Another Way

I beiefly mentioned rank choice voting in a recent article. Today I’d like to explore it a bit with you.

In races with more than two candidates, the voter ranks their choices, or at least the first two or three. Then the 50% + 1 rule is in effect and candidates can’t get elected without majority support. What this system seems to accomplish is to make it more difficult to prevent fringe candidates from being elected and to some degree combat gerrymandering.

I’ll use myself as an example of a voter in a hypothetical race involving a liberal Democrat, a Green Party candidate, a conservative Republican and a MAGA Republican. Assuming no extraordinary circumstances, under our current system I’d vote for the liberal Democrat. If I’m in a gerrymandered district the Green Party candidate stands no chance of election. If the local Republican party has been corrupted and the district is gerrymandered red, the MAGA candidate will win. In a rank choice system, I’d rank the liberal Democrat number one, the Green Party candidate number two and the conservative Republican number three.

Most likely I’d find the Green Party candidate acceptable even if their platform was a bit narrow for me. While I might disagree with the conservative Republican on some policies, I’d still probably feel they were not a danger to democracy or America. With gerrymandering the choice is too often between a liberal Democrat and a MAGA (read: danger to democracy and America) Republican candidate. Sans rank choice voting (and due to other barriers) third party candidates are non-existent or relegated to only useless (and often harmful) “protest votes” with no chance of winning.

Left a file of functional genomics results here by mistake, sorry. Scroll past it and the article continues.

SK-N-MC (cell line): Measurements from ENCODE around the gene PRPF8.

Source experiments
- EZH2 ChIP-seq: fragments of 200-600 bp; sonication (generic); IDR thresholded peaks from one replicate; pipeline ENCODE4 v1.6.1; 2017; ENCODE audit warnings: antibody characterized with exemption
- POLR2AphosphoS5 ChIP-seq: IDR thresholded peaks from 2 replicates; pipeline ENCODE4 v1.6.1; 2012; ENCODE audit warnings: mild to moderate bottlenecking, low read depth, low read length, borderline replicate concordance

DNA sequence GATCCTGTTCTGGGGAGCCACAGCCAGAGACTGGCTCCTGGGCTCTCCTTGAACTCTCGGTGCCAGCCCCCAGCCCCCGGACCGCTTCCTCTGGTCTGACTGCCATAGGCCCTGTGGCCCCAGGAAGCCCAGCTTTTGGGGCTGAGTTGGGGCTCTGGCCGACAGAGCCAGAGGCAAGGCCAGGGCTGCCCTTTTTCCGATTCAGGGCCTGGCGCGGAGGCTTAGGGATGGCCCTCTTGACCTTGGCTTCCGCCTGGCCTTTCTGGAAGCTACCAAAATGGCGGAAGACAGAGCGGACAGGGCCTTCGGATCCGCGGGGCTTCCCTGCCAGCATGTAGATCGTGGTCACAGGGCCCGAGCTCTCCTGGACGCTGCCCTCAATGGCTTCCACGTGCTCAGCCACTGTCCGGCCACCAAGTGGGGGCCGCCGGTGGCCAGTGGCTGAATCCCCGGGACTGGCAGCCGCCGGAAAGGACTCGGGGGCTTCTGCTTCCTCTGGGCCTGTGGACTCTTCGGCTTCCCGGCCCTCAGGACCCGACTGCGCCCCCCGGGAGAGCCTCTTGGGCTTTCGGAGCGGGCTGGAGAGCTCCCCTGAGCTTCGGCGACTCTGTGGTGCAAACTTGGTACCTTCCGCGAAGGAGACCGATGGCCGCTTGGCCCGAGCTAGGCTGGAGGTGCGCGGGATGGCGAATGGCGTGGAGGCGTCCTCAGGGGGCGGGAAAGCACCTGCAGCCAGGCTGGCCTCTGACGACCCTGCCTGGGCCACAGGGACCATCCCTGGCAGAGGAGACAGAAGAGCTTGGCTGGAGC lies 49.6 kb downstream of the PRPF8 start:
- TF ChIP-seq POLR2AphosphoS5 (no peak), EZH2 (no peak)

If you want a current example of where a rank choice system would have saved the government (a/k/a you, the taxpayer) money look no further than the Georgia Senate runoff. The third-party candidate’s votes would have been automatically allocated to either candidate and a lot of both money and time would have been saved.

The biggest harm the current system is doing is that both caucuses in any legislative body are getting more extreme because extremists do well in most party primaries and by the time you get to the general, they are the only choices (or viable ones at least). I’m paraphrasing a line from Barney Frank, but is it realistic to expect them to work together and accomplish anything?

The instant runoff varies a bit by method but basically if no candidate gets a majority in the initial count, the voters’ second (and possibly more) choice(s) come into play until someone does. Currently the biggest drawback to the system – in the rare cases where it is currently used in America – is the delay in the not so instant runoffs. Technology, which will be utilized as the system becomes more commonplace, can easily expedite the process and still leave a clear audit trail for anyone who wants to verify and/or dispute the results.

There is a lot of merit to a rank choice system and it is worth exploring.

This article was written well ahead of publishing in order to accommodate my year end hiatus and is the property of Its content may not be used without citing the source. It may not be reproduced without the permission of Larry Marciniak.